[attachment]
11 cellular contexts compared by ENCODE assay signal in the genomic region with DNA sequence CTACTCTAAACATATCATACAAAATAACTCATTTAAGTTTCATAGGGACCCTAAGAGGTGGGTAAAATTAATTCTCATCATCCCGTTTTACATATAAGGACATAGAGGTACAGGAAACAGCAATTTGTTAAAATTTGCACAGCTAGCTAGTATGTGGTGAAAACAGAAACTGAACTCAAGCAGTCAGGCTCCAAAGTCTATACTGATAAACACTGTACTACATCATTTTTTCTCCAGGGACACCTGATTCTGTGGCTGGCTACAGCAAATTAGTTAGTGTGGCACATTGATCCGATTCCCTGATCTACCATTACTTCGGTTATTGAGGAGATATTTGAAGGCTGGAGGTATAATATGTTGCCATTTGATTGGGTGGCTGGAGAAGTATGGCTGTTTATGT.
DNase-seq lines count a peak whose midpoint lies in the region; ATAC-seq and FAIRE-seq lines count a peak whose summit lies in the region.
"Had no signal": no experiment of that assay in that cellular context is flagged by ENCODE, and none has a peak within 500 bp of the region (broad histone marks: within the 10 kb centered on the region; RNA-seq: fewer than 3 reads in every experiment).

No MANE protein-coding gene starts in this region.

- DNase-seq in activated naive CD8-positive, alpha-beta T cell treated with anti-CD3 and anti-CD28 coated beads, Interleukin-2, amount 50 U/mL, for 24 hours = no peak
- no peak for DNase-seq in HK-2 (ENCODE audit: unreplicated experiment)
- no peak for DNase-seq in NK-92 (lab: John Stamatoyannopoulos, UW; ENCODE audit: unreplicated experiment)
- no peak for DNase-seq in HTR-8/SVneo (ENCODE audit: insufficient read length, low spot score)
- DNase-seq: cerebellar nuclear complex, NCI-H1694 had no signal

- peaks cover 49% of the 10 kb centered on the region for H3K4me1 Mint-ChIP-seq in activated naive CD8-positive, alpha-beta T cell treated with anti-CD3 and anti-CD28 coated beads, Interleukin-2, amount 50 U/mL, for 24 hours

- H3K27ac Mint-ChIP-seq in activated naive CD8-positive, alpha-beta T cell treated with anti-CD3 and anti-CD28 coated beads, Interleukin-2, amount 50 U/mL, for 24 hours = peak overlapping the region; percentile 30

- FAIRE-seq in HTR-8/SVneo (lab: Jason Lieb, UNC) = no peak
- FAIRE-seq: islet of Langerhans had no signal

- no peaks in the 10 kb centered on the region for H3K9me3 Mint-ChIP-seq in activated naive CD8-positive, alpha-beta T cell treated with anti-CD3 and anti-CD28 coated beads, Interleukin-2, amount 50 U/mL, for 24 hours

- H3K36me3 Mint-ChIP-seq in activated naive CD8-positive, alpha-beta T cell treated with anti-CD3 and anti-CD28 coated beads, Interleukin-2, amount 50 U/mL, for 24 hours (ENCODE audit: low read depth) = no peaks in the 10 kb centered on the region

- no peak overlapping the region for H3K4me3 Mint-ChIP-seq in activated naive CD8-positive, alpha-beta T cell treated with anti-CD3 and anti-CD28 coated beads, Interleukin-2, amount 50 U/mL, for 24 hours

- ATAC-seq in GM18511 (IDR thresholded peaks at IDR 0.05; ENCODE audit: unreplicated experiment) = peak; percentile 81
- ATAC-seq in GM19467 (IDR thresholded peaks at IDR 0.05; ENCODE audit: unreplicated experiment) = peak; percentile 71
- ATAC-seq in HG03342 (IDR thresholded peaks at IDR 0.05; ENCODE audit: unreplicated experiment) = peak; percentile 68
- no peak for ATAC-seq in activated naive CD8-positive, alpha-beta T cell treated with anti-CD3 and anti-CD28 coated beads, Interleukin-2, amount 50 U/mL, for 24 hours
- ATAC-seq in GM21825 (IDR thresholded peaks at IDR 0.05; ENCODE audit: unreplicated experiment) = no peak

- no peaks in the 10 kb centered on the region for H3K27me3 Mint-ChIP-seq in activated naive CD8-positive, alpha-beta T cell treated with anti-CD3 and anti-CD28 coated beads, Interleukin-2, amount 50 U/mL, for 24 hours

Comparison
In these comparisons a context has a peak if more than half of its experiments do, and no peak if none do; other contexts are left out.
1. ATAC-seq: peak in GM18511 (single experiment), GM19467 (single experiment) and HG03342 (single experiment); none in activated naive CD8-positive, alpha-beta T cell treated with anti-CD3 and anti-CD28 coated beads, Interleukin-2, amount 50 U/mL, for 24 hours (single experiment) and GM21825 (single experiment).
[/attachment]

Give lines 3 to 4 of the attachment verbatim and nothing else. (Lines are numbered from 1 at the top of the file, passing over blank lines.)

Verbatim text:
"Had no signal": no experiment of that assay in that cellular context is flagged by ENCODE, and none has a peak within 500 bp of the region (broad histone marks: within the 10 kb centered on the region; RNA-seq: fewer than 3 reads in every experiment).

No MANE protein-coding gene starts in this region.